Right to arms, militia, and Iraq
Iraq the Model reports on fighting in Baghdad:
"The big problem is that the security forces are not strong enough to stop them, worse than that, some members of these forces let themselves become partners to the criminals.
We had no choice but to rely on ourselves to protect our homes and neighborhood insurgents and militias alike. In our mixed block the elders met to assign duties and make plans in case things go wrong. They decided that people should all exchange cell-phone numbers as the fastest means to communicate at times of action, it was also decided that if someone calls to report an attack on his home, everyone else must go up to the roof and start shooting at the direction of the assailants.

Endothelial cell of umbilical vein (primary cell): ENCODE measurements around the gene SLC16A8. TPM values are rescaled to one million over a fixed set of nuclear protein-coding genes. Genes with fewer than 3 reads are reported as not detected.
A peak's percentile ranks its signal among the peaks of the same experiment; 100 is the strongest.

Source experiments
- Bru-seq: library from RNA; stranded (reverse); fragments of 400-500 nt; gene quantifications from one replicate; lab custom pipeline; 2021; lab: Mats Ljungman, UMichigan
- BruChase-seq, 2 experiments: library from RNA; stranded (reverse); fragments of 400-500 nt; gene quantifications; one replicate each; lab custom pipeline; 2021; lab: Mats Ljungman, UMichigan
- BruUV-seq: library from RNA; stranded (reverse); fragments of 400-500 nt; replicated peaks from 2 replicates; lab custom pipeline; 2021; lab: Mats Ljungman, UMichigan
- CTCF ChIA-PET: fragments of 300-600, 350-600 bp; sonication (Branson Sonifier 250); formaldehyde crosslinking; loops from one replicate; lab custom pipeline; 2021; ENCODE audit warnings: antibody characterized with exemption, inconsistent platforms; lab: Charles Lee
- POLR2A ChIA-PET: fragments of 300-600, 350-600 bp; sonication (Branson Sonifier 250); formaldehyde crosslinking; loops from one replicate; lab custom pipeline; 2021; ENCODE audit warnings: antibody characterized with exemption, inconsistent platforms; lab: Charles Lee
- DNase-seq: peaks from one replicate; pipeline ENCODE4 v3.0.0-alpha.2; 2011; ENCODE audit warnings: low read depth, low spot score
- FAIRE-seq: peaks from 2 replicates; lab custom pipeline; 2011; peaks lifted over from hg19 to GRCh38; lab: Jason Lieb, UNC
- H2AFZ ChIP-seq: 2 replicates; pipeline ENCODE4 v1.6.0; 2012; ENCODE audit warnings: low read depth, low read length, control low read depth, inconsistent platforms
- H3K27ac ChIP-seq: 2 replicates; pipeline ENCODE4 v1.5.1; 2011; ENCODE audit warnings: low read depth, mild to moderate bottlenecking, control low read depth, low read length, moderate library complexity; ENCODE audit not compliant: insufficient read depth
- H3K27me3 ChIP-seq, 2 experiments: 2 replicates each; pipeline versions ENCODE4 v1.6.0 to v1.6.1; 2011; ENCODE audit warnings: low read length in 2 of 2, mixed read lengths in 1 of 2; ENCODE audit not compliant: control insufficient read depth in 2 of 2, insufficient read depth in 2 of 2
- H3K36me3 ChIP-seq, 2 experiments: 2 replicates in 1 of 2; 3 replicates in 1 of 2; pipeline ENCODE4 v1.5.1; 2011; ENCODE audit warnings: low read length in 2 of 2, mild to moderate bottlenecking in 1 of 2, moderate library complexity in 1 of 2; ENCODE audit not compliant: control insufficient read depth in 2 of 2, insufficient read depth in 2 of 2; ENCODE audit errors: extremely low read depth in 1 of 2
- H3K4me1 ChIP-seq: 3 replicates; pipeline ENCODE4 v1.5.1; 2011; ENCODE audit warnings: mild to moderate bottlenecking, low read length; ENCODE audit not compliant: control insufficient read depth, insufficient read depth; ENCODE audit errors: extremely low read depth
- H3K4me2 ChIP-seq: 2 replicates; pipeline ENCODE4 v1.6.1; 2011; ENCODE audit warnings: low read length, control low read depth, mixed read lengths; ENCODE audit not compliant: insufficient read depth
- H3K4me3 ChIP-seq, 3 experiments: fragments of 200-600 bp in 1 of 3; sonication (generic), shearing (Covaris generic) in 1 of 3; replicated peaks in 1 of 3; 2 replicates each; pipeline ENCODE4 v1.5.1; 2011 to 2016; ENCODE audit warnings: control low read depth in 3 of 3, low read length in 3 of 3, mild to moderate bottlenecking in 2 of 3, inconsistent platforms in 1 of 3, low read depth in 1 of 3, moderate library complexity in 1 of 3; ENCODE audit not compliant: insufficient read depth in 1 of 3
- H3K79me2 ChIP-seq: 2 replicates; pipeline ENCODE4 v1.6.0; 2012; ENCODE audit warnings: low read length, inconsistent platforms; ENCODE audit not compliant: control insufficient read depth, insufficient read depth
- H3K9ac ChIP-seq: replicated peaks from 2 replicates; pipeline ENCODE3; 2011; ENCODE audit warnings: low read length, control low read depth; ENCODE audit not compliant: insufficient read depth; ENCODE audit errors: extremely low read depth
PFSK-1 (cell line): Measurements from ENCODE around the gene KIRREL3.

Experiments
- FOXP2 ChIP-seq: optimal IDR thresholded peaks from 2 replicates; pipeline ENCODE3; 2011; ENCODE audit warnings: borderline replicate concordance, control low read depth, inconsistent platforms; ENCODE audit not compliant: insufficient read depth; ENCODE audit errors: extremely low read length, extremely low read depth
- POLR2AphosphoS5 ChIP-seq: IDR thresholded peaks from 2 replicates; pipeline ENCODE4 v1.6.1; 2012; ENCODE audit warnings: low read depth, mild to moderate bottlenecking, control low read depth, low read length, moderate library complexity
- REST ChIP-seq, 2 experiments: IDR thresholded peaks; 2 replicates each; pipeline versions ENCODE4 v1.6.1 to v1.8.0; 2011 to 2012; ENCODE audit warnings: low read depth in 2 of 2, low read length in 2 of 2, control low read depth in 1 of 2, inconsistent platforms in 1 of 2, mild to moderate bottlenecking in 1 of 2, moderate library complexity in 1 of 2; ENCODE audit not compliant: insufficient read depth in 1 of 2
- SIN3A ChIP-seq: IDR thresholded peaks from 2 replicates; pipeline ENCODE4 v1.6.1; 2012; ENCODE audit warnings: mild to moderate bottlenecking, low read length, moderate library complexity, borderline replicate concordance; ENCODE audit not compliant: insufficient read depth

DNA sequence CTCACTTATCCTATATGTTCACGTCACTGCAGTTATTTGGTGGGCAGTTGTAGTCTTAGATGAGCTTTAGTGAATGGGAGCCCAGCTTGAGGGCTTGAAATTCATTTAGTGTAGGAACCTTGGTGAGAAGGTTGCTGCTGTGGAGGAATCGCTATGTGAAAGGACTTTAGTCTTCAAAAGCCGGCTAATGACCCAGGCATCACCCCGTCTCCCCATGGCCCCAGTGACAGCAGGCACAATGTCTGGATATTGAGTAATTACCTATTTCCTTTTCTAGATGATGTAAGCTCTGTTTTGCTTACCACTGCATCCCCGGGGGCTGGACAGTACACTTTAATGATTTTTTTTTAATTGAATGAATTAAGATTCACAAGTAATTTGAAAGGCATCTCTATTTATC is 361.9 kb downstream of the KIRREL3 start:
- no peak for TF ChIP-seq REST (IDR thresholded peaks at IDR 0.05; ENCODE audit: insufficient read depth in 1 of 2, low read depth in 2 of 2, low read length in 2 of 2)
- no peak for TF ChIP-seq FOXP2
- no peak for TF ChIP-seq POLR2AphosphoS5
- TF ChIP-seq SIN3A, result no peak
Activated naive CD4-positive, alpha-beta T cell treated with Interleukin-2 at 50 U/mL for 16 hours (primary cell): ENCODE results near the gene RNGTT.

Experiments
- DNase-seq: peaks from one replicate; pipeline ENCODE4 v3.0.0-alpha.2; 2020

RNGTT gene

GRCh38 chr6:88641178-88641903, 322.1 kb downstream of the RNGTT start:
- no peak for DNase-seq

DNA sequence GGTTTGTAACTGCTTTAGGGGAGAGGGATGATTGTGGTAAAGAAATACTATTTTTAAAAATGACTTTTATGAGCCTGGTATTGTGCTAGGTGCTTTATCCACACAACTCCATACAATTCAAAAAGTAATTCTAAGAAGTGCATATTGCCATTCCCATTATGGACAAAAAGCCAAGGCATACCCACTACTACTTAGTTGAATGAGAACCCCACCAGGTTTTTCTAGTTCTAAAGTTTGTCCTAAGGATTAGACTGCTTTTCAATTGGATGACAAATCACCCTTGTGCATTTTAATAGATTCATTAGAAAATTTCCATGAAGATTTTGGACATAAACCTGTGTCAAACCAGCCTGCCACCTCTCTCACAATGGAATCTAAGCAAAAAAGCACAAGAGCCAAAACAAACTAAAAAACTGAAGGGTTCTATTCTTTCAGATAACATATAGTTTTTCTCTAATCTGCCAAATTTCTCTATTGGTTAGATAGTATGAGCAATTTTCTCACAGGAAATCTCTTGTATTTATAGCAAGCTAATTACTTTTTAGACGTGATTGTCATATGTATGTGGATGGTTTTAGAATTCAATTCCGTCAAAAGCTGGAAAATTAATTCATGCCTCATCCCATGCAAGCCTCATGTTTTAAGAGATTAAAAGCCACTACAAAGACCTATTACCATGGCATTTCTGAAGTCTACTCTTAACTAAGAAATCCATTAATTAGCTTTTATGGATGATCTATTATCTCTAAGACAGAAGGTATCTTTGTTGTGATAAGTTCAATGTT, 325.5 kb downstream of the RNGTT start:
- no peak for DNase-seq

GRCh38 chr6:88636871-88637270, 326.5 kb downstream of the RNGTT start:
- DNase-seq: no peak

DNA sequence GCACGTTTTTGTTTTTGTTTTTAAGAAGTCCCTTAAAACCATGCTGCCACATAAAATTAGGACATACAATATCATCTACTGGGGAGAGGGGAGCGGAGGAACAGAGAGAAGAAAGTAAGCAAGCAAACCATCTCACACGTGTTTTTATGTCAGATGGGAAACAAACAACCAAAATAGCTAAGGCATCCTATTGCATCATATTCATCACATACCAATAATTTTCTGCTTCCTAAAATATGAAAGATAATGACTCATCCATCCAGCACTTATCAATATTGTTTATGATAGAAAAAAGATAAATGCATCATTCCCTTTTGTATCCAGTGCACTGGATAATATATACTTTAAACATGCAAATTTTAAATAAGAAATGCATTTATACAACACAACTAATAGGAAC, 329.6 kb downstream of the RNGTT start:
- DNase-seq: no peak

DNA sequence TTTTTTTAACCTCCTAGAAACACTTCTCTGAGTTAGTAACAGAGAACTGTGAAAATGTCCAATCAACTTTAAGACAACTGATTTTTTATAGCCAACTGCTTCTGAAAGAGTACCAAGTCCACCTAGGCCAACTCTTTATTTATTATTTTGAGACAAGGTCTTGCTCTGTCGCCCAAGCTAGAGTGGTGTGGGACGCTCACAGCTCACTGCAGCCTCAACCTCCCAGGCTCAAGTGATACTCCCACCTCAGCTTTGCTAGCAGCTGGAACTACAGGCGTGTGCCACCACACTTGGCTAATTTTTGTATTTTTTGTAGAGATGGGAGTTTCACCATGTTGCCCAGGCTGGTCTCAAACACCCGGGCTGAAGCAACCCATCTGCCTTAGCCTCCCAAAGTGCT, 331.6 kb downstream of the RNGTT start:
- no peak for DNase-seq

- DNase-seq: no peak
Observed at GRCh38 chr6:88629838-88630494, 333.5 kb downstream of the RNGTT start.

More roadblocks were erected and older ones strengthened—streets and alleys were blocked in any possible way to prevent any attack with vehicles.
They also agreed that no one moves on the streets after a certain hour at night and any moving person would be dealt with as a threat.
No major incidents happened near us except some shooting at a stranger vehicle which neighbors told me carried militants who were trying to launch mortar rounds from an abandoned space but were forced to run away by the shooting."